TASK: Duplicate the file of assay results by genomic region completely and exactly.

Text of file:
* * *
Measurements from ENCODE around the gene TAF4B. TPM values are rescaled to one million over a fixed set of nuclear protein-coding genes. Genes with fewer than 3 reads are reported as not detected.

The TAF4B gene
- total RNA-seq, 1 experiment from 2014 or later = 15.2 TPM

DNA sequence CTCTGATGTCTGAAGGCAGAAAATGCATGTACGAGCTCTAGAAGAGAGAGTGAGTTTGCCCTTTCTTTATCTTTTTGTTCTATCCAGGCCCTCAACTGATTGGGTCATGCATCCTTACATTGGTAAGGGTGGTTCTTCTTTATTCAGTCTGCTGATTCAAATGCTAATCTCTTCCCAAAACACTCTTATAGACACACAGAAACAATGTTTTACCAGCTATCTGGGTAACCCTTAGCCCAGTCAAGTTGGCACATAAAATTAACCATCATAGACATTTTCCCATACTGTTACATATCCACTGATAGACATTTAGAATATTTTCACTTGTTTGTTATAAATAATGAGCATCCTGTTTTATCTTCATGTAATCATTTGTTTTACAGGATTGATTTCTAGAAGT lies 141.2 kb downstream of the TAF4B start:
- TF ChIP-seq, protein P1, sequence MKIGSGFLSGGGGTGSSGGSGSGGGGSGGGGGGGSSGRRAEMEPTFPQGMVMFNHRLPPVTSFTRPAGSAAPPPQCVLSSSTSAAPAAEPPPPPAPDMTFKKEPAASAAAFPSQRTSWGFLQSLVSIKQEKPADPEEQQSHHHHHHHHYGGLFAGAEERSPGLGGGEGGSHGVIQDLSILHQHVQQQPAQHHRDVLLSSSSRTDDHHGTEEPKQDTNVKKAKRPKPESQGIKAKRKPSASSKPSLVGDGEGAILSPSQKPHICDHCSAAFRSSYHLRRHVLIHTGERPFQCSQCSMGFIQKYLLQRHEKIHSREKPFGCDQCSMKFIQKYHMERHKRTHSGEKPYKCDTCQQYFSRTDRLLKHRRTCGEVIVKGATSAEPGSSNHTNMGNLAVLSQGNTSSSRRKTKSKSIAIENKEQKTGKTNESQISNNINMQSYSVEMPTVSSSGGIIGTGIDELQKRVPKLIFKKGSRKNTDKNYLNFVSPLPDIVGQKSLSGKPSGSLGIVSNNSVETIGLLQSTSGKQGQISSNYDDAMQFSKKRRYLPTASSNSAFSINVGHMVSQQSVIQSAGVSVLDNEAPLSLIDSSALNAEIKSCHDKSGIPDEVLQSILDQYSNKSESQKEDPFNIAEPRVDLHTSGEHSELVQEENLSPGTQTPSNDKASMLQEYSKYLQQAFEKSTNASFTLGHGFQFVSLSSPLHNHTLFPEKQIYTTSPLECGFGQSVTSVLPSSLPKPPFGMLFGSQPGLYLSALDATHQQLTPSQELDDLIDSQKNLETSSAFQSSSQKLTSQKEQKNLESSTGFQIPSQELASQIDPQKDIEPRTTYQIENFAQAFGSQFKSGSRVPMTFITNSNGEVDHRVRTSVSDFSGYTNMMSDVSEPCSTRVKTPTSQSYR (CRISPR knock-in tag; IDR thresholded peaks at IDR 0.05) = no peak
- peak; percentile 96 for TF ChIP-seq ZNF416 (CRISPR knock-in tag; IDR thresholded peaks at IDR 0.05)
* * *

Measurements from ENCODE around the gene TAF4B. TPM values are rescaled to one million over a fixed set of nuclear protein-coding genes. Genes with fewer than 3 reads are reported as not detected.

The TAF4B gene
- total RNA-seq, 1 experiment from 2014 or later = 15.2 TPM

DNA sequence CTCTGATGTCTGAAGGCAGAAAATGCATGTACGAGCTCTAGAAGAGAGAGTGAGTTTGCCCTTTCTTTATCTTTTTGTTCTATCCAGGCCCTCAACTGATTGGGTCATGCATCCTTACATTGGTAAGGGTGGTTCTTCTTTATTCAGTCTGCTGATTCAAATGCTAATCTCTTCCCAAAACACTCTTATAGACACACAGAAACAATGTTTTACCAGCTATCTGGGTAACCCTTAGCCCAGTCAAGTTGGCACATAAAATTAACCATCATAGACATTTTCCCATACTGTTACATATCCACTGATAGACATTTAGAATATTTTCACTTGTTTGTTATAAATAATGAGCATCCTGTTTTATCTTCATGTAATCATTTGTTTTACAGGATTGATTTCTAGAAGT lies 141.2 kb downstream of the TAF4B start:
- TF ChIP-seq, protein P1, sequence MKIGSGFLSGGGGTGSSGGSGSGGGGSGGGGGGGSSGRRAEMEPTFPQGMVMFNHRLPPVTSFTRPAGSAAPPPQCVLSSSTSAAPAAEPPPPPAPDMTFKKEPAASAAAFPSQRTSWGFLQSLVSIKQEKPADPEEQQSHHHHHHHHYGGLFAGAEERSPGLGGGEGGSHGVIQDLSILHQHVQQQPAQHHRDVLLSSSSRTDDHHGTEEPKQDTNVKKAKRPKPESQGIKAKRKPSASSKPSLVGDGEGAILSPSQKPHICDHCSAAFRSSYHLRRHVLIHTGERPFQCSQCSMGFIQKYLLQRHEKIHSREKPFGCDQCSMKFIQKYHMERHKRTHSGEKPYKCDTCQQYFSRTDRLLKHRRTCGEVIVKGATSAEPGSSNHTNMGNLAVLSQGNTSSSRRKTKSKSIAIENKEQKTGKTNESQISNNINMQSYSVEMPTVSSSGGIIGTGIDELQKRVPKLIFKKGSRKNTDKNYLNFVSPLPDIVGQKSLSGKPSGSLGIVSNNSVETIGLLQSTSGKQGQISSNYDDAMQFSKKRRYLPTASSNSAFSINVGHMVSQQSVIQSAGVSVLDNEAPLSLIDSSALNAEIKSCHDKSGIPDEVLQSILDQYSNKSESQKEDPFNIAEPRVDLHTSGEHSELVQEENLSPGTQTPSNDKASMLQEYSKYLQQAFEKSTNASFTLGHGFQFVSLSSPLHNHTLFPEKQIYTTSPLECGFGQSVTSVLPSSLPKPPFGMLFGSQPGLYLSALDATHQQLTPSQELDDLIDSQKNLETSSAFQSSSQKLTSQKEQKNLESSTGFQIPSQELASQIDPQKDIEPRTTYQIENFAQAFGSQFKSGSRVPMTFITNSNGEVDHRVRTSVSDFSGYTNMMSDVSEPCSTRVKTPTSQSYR (CRISPR knock-in tag; IDR thresholded peaks at IDR 0.05) = no peak
- peak; percentile 96 for TF ChIP-seq ZNF416 (CRISPR knock-in tag; IDR thresholded peaks at IDR 0.05)